“They returned me into custody, and my father filed a complaint against the officers for delaying my appearance before the judge to give a statement. They took me back to the examining magistrate three days later, and I was able to give my statement 21 days after my arrest.”

Physical torture and psychological intimidation

Regarding his torture, al-Taie told Euro-Med Monitor: “After giving my statement before the judge, I was detained for another 16 days, bringing my total number of detention days to 37. During this time I was subjected to severe forms of torture such as electrocution, suffocation, continued handcuffing, and suspension in the centre’s outer courtyard for several days under the scorching June sun. This caused severe burns to my hands and other parts of my body, resulting in the amputation of multiple fingers. It was the investigation officers who tortured me, as well as the member of the Popular Mobilisation Forces who filed the malicious complaint against me.

“After I was taken to the hospital, one of the officers, Lieutenant-Colonel Khalil, approached the guards and told them that if I wanted to escape, they should let me so that that the charges against me could be proven true”, added al-Taie. On the second day, he said, First Lieutenant Mohammed approached him and said the judge would come see him tomorrow, and that if al-Taie did not complain to him, Mohammed would arrange for his release from prison and a social welfare salary. Before leaving, according to al-Taie, Mohammed said in a threatening tone, “Do not tell on the officers!”

“Torture caused deformities in my right forearm, head, and other areas of my body”, stated al-Taie. “I spent five months and 12 days in the hospital undergoing four surgeries in which my fingers were amputated.” Euro-Med Monitor reviewed several photos and additional documents such as medical reports about his condition that confirmed al-Taie’s severe injuries—particularly his burns—were a result of torture.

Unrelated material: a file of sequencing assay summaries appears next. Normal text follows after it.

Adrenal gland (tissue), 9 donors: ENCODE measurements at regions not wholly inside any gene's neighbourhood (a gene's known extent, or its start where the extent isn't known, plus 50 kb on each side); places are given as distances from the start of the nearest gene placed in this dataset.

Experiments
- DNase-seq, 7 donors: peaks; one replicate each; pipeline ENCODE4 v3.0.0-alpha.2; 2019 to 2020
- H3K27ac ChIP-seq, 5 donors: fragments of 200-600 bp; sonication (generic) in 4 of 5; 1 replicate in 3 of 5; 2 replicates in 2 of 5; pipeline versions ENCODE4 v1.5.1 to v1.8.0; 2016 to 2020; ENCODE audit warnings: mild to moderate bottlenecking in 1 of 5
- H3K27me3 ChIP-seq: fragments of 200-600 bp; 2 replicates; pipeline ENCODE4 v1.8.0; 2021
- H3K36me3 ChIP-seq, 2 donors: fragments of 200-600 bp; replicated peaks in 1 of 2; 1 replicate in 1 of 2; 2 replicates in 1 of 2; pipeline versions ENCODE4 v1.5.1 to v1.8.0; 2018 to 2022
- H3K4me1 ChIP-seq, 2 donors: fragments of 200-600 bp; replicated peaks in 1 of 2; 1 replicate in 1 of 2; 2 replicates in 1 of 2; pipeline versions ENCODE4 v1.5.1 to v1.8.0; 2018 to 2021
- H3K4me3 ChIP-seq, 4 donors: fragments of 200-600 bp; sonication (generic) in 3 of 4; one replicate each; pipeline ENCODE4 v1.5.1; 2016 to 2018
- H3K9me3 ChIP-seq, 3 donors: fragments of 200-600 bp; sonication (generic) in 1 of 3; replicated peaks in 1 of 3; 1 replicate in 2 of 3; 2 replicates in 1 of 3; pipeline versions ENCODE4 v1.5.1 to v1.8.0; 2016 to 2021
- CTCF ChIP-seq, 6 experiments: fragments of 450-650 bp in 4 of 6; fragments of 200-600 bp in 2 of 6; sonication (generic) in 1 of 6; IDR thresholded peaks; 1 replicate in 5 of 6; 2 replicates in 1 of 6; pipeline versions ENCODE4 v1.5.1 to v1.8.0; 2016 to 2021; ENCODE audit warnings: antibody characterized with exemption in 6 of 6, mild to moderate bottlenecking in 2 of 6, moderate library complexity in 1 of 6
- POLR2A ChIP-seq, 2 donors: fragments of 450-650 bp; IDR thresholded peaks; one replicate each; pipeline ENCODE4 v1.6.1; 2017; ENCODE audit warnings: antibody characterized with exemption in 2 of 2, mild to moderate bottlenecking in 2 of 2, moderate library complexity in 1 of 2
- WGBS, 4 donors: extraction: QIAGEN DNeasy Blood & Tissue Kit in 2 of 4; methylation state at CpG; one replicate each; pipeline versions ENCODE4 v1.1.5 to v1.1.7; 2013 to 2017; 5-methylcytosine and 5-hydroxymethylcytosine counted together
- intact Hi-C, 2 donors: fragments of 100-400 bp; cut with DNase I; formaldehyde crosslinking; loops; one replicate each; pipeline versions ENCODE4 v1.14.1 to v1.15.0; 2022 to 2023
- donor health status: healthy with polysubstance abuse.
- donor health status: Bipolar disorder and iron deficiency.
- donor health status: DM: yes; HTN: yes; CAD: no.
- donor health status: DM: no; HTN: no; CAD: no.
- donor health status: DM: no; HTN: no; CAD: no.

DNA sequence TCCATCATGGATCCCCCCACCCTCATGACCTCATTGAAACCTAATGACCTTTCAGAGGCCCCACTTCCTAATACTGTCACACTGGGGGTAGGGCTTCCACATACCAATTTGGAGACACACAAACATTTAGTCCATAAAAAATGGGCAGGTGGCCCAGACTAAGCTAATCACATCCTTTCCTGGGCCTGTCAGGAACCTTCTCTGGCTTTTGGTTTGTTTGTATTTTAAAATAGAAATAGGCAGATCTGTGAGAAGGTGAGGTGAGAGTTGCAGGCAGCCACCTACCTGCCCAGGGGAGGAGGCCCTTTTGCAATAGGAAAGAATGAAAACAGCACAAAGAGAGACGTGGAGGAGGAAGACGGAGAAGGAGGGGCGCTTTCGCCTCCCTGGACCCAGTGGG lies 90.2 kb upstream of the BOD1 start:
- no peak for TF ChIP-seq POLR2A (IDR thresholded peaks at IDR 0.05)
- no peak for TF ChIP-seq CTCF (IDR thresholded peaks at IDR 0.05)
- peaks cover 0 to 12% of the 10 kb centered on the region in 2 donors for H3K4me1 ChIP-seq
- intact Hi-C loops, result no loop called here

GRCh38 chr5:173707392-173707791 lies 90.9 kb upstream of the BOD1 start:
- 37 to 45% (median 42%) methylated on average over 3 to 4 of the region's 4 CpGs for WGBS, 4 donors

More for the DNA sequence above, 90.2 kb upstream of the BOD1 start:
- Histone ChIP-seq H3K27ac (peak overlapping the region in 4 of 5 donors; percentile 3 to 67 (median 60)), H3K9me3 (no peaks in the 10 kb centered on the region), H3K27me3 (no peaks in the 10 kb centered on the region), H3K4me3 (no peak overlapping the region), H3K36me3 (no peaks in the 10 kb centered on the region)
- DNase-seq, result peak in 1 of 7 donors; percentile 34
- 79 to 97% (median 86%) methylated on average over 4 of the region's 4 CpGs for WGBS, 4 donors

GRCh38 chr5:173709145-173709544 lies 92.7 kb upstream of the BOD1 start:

According to a medical report sent from the Azadi Teaching Hospital to the Federal Police Intelligence Directorate (The Investigative Commission - Kirkuk) on 8 August 2021, the victim suffered from “third-degree burns to the hands, forearms and scalp” that required “a cleaning procedure as well as the amputation of some left hand fingers”, and noted that al-Taie’s condition had become too advanced due to a lack of previous surgery, which had resulted in additional complications.

The hospital sent the final medical report to the Intelligence Directorate on 30 October 2021, stating that the detainee had “third-degree burns to the hands and scalp” and had undergone “necessary surgeries, including the amputation of his left hand. He has severe deformities in his right hand and sloughing in his scalp and left elbow as a result of being burned.”